Frequently Asked Questions
Find on this page the answers to the most frequently asked questions.
Find on this page the answers to the most frequently asked questions.
Geolocation, literally “location on Earth”, consists of assigning latitude-longitude-altitude coordinates to an element of the globe. This is commonly referred to as “GPS coordinates” because, for the past few decades, GPS has been the fastest way to geolocate a point. If you’re not very tech-savvy, you can still position yourself using the stars, just like navigators used to do.
GNSS is the generic term for Global Navigation Satellite System (GNSS). GPS is therefore a GNSS. Galileo is a GNSS. It is managed by the European Union through its space agency, ESA. GPS is American, managed by the Department of Defense, a military administration. There is also GLONASS, the Russian, and BeiDou, the Chinese.
A GNSS is a system that allows geolocation to be carried out “by satellites”. It is composed of a constellation of satellites in Earth orbit and ground control stations to monitor their evolution and sometimes update the signal they emit.
Geolocation by satellites, as such, makes it possible to position oneself, at best, to the nearest metre. Certain specific methods, such as differential GNSS, improve this precision to below one metre, and to within a few millimetres for the most precise uses. As soon as geolocation is improved by a third-party system, it can be said to be “accurate”. However, a large number of industrial applications use decimetric or centimetric geolocation.
It is best to use what is called a GNSS receiver. This is a device that allows the signal from GNSS satellites to be tracked, digitised with good quality, and used in a positioning algorithm. For decimetric accuracy or better, it must be possible to track a certain specific part of the satellite signal, called “the phase”. Consumer receivers, for example those supplied for car or hiking use, are not capable of tracking phase and are therefore limited to metric accuracies.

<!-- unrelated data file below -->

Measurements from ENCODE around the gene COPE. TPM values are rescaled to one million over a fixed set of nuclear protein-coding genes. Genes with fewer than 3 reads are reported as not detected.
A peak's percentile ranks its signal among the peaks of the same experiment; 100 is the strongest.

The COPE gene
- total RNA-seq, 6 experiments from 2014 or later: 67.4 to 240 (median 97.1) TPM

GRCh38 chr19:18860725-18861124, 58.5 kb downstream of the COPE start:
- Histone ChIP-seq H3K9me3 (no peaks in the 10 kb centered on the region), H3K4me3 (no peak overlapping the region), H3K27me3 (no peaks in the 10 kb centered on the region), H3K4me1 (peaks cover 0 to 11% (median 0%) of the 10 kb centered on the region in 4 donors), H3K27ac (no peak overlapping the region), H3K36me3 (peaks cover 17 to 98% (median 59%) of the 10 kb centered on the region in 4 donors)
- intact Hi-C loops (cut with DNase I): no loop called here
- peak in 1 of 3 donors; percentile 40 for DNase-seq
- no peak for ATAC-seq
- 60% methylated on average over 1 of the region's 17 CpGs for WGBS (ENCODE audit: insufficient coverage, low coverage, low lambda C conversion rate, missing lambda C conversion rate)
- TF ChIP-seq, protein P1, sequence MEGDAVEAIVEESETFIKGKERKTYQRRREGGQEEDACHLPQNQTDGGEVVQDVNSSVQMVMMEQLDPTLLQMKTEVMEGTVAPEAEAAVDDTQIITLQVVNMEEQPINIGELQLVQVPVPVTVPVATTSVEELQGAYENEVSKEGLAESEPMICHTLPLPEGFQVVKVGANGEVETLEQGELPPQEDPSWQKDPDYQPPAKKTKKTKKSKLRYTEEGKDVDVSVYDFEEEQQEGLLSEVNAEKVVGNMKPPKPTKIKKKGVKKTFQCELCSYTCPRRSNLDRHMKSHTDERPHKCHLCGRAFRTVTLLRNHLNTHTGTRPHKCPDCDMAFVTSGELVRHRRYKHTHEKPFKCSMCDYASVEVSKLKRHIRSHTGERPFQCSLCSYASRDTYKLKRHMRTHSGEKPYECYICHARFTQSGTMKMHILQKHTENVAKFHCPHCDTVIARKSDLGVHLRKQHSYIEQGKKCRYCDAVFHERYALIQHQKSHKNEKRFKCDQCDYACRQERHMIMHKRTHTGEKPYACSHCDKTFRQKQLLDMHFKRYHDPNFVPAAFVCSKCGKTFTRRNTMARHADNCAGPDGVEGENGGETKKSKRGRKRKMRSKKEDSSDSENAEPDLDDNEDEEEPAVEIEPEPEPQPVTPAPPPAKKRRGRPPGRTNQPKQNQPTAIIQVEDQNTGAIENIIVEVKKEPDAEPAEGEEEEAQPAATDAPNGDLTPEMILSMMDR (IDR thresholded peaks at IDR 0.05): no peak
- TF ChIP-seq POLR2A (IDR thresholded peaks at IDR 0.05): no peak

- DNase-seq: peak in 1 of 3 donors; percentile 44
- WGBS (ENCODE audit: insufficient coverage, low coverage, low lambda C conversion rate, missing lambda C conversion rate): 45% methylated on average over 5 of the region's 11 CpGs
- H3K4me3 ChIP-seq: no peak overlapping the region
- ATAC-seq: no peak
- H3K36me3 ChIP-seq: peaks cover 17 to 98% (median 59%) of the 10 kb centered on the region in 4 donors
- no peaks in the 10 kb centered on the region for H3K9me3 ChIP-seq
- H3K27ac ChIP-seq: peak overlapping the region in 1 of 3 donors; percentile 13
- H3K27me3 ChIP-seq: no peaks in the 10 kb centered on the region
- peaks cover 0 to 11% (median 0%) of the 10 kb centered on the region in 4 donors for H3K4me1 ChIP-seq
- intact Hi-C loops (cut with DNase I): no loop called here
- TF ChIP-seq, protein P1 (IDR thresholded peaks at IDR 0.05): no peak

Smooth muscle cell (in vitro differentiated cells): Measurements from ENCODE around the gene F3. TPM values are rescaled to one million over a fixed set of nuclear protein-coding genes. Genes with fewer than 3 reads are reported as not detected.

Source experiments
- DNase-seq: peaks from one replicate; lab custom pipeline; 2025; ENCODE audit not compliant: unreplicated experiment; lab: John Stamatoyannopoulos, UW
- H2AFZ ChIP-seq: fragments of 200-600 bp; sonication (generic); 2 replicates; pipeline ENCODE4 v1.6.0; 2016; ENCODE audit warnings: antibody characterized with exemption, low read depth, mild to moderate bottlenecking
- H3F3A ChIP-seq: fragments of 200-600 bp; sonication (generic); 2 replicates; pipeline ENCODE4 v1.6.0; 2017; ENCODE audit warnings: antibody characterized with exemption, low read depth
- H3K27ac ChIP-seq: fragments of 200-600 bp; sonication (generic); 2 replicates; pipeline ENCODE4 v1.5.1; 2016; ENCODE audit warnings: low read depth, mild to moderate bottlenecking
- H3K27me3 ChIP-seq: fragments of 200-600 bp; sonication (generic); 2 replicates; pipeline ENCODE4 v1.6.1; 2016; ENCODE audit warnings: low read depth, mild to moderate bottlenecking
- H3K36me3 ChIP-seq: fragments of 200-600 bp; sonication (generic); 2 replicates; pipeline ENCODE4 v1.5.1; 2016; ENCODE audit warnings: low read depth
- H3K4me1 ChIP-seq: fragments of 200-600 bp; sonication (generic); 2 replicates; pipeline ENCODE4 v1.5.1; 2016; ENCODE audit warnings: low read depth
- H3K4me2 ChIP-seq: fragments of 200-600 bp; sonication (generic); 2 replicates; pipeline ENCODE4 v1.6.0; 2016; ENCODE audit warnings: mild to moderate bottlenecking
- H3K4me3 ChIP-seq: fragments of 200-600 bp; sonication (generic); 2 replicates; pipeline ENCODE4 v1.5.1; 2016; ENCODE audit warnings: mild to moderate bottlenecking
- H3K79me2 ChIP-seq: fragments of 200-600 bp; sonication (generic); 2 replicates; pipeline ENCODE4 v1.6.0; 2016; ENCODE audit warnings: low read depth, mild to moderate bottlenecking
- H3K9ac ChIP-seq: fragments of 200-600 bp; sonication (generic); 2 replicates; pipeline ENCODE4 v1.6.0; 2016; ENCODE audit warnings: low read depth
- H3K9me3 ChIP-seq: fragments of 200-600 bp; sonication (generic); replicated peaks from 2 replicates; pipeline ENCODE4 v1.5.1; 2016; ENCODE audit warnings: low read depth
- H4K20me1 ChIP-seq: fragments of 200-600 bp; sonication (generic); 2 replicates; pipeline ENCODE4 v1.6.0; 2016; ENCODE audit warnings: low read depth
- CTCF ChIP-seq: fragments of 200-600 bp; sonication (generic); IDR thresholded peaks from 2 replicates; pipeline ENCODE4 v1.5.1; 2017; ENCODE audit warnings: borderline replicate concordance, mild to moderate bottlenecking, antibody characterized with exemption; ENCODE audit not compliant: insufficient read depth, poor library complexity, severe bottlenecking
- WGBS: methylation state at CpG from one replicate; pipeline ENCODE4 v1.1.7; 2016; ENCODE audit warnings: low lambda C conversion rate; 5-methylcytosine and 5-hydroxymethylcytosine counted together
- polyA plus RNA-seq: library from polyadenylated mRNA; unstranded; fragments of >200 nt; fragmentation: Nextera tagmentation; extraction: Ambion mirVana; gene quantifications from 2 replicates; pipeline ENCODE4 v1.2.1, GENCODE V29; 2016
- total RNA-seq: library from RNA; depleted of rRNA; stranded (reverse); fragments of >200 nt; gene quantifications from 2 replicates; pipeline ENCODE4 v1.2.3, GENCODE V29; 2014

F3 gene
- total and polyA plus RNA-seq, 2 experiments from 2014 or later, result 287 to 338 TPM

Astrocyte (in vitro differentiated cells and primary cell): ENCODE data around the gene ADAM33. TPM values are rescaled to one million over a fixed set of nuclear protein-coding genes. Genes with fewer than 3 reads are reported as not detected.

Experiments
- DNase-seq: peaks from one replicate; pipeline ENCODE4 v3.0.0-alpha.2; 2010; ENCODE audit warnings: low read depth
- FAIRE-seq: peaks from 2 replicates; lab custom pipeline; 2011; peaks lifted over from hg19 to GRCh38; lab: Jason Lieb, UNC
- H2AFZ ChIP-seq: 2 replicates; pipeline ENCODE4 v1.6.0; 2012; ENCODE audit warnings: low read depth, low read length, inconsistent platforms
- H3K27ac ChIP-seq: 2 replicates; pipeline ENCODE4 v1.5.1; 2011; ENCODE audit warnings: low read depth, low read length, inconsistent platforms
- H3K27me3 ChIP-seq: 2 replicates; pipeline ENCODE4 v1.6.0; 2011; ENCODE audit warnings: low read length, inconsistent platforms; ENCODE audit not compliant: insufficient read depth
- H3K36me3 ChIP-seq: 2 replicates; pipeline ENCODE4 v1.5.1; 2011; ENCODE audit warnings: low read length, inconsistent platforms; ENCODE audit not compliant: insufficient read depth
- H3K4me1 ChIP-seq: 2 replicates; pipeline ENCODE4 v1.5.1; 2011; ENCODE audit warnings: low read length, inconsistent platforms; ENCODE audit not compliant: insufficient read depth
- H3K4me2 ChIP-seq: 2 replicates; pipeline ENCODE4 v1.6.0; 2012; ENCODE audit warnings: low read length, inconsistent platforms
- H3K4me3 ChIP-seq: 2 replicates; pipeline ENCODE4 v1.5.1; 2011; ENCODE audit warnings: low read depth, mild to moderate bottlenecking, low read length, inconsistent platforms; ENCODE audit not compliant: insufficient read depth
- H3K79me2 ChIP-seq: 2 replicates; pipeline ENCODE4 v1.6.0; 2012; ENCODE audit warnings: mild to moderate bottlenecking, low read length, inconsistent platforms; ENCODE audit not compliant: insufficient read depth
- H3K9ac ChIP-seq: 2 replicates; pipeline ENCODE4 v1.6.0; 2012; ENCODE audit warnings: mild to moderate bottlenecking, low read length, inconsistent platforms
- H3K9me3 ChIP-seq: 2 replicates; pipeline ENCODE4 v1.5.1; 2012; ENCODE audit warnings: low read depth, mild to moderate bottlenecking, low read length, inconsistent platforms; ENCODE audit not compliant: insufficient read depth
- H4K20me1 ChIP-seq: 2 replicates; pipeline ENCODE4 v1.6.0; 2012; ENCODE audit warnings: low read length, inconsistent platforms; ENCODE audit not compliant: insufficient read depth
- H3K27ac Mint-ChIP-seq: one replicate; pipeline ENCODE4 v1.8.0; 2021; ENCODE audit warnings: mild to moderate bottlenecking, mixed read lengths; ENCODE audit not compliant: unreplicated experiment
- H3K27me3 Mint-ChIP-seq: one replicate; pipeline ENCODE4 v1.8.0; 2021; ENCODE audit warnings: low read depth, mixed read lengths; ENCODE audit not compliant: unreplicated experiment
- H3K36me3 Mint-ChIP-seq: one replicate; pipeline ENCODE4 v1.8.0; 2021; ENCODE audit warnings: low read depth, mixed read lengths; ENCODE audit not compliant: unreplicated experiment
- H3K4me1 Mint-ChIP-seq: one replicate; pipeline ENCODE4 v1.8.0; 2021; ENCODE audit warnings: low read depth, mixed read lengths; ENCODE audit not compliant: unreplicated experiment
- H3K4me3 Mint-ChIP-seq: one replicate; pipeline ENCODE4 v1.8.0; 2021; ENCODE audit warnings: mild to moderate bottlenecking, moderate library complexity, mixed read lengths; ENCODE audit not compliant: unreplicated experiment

The debate is open, but at FB SOLUTIONS we differentiate between a receiver and a GNSS module according to the following specificities :
Ultimately, both types of equipment serve the same purpose: precision geolocation by satellites.
Today, it is wise to answer no. There are two major constraints. Firstly, the equipment is not adequate. The GNSS chip built into smartphones does not track the phase of the signal, with a few exceptions such as the Mi8 from Xiaomi. Even so, once digitised, the signal is far too degraded for precision geolocation, due to the lack of a quality GNSS antenna. The smartphone, on the other hand, is an excellent tool for carrying the business application that needs precision geolocation as input. For example, the ReachView application allows, among other things, topographic measurements to be made using the precise position provided by the Reach RS2.
No, outdoors only, as these are GNSS reception systems. They must therefore have a clear view of the sky in order to operate.
They do not track the same signals. GNSS satellites actually transmit their signal on 2 to 4 frequencies depending on the constellation. The single-frequency receiver can process only one of these frequencies per constellation, while the multi-frequency receiver can process several frequencies.
The significant advantage of multi-frequency is that it takes advantage of the behaviour of signals of different frequencies as they pass through the atmosphere. Thanks to the properties of an electromagnetic signal in a non-vacuum environment, positioning algorithms are able to better manage the delay of the signal as it passes through the ionosphere and troposphere, thus significantly improving accurate positioning performance.